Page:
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MelaTAMP project Data Metho d Inter-annotator agreement Habituality Conclusion
The MelaTAMP project
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MelaTAMP project Data Metho d Inter-annotator agreement Habituality Conclusion
The MelaTAMP project
Saliba-Logea
Mavea
Daakaka
Dalkalaen
Daakie
Nafsan
North Ambrym
Figure 1: Subject languages of the MelaTAMP project.
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MelaTAMP project Data Metho d Inter-annotator agreement Habituality Conclusion
The MelaTAMP project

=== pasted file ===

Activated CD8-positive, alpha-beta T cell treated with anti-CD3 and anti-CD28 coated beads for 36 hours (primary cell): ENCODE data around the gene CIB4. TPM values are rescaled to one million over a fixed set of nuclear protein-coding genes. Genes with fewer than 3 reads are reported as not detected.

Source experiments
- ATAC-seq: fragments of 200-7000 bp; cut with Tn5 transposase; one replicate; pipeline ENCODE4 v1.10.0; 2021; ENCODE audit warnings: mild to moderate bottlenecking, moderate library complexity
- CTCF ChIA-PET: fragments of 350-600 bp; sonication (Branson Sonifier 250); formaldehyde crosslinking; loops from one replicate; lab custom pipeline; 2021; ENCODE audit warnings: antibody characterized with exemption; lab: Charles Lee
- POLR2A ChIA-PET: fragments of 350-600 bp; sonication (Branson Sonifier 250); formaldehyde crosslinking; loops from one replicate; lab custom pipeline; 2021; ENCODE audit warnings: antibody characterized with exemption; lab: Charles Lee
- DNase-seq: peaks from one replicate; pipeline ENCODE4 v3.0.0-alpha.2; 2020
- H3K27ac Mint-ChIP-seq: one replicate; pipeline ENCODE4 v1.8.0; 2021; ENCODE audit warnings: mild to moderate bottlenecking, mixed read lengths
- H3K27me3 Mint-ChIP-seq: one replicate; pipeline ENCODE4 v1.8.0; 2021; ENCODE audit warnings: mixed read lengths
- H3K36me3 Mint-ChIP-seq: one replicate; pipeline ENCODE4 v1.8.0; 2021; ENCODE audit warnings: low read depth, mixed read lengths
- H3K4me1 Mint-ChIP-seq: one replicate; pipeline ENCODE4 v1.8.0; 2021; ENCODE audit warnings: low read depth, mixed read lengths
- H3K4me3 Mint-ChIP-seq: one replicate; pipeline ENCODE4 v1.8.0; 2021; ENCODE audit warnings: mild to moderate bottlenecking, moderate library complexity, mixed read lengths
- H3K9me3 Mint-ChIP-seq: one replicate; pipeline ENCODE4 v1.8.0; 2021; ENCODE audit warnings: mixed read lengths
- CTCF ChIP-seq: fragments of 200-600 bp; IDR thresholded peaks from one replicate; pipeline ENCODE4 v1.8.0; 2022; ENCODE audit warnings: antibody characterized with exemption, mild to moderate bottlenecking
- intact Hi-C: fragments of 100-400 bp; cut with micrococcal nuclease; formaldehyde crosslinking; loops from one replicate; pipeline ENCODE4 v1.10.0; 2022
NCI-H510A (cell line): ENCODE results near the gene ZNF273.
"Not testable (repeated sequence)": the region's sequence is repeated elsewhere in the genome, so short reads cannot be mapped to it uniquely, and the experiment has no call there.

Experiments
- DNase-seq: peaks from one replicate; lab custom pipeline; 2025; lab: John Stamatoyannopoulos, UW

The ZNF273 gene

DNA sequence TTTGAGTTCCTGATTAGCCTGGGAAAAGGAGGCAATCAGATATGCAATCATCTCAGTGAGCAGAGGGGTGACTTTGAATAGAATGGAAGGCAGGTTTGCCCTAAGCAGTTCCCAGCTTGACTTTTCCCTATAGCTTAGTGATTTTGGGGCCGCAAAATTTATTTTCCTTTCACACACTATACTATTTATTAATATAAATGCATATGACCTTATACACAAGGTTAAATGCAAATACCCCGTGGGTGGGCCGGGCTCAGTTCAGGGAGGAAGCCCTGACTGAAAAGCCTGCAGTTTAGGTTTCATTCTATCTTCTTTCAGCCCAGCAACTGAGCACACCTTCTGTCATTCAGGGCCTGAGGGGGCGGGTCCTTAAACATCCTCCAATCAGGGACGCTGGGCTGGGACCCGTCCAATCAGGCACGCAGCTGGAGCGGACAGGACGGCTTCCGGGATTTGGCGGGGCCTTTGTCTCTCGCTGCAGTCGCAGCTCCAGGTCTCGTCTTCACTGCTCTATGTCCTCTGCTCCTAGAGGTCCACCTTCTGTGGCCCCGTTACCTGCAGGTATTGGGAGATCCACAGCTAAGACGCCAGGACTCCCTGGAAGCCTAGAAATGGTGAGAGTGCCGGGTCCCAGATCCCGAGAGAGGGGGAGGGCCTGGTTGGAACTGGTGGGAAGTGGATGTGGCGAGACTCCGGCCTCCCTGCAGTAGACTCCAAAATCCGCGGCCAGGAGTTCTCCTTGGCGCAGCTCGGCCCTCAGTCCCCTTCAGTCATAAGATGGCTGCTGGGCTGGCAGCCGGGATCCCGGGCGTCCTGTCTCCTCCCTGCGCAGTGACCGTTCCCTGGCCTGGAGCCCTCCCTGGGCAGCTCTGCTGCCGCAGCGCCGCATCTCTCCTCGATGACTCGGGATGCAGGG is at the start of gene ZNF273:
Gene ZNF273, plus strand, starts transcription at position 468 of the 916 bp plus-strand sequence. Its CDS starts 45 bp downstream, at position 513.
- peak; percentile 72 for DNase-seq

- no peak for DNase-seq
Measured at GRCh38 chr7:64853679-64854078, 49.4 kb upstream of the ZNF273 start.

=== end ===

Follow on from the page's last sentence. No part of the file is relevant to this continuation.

comparative research
based on corpus data
investigation of modality, aspect, tense, and polarity (TAMP)
in Oceanic languages
The focus of this talk is on our study of habitual aspect.
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MelaTAMP project Data Metho d Inter-annotator agreement Habituality Conclusion
Habituals in Oceanic
(1) a. I teach at college.
b. lions eat meat
Question: How do Oceanic languages express habitual aspect?
primarily through reduplication or
imperfective aspect marking or
a combination of both;
sometimes not at all. (von Prince et al., 2019)
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MelaTAMP project Data Metho d Inter-annotator agreement Habituality Conclusion
Habituals in Oceanic
(1) a. I teach at college.
b. lions eat meat
Question: How do Oceanic languages express habitual aspect?
primarily through reduplication or
imperfective aspect marking or
a combination of both;
sometimes not at all. (von Prince et al., 2019)